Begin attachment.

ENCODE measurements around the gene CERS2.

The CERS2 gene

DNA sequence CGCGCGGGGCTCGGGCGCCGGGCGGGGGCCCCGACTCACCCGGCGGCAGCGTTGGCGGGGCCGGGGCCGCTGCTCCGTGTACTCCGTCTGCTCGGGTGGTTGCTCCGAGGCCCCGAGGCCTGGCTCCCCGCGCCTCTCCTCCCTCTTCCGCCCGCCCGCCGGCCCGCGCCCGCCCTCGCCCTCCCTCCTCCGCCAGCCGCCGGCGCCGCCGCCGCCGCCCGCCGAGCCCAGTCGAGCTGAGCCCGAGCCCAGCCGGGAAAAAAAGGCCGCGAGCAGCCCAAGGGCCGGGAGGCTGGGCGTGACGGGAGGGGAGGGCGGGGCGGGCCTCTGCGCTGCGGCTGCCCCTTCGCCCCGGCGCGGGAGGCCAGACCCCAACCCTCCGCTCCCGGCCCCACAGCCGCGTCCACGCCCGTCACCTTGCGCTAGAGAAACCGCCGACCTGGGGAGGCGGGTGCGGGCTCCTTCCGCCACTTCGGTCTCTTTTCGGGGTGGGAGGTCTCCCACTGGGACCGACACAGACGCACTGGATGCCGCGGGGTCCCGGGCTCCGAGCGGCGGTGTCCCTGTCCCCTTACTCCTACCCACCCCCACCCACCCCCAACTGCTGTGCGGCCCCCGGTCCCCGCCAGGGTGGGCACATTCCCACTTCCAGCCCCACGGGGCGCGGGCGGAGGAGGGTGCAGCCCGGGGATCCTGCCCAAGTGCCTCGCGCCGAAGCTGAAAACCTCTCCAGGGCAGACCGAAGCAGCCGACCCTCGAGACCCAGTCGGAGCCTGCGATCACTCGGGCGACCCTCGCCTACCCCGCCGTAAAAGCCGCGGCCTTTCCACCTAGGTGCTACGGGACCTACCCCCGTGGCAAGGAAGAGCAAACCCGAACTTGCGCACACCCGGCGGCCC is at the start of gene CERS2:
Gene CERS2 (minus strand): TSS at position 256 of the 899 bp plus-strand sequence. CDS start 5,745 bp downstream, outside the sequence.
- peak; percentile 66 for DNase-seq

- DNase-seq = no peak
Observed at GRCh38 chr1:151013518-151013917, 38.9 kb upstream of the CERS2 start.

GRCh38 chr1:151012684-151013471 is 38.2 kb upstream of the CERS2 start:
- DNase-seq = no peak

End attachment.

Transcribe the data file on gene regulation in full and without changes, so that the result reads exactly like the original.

ENCODE measurements around the gene CERS2.

The CERS2 gene

DNA sequence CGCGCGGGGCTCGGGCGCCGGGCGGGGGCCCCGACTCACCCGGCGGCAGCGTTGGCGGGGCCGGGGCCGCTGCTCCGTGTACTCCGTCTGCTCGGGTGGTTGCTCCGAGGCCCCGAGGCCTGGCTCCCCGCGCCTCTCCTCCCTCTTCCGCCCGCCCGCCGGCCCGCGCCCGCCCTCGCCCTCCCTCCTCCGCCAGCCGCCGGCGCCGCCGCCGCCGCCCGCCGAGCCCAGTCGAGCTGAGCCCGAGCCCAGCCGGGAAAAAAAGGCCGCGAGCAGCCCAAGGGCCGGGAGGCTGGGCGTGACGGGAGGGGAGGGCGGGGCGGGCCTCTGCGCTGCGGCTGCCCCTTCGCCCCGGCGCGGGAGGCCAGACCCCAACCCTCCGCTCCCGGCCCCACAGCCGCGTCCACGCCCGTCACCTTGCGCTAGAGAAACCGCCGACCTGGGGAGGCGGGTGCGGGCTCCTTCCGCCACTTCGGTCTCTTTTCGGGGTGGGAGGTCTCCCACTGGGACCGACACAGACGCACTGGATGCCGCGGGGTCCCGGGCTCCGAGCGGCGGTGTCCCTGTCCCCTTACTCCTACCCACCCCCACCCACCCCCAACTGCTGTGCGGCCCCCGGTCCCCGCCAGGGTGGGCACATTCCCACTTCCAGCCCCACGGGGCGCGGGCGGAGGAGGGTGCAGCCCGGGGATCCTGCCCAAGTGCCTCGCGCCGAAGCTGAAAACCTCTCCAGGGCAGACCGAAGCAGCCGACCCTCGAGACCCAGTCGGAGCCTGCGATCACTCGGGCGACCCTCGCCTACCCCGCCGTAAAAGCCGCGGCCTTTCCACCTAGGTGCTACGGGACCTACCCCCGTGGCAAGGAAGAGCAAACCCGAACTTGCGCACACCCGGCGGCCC is at the start of gene CERS2:
Gene CERS2 (minus strand): TSS at position 256 of the 899 bp plus-strand sequence. CDS start 5,745 bp downstream, outside the sequence.
- peak; percentile 66 for DNase-seq

- DNase-seq = no peak
Observed at GRCh38 chr1:151013518-151013917, 38.9 kb upstream of the CERS2 start.

GRCh38 chr1:151012684-151013471 is 38.2 kb upstream of the CERS2 start:
- DNase-seq = no peak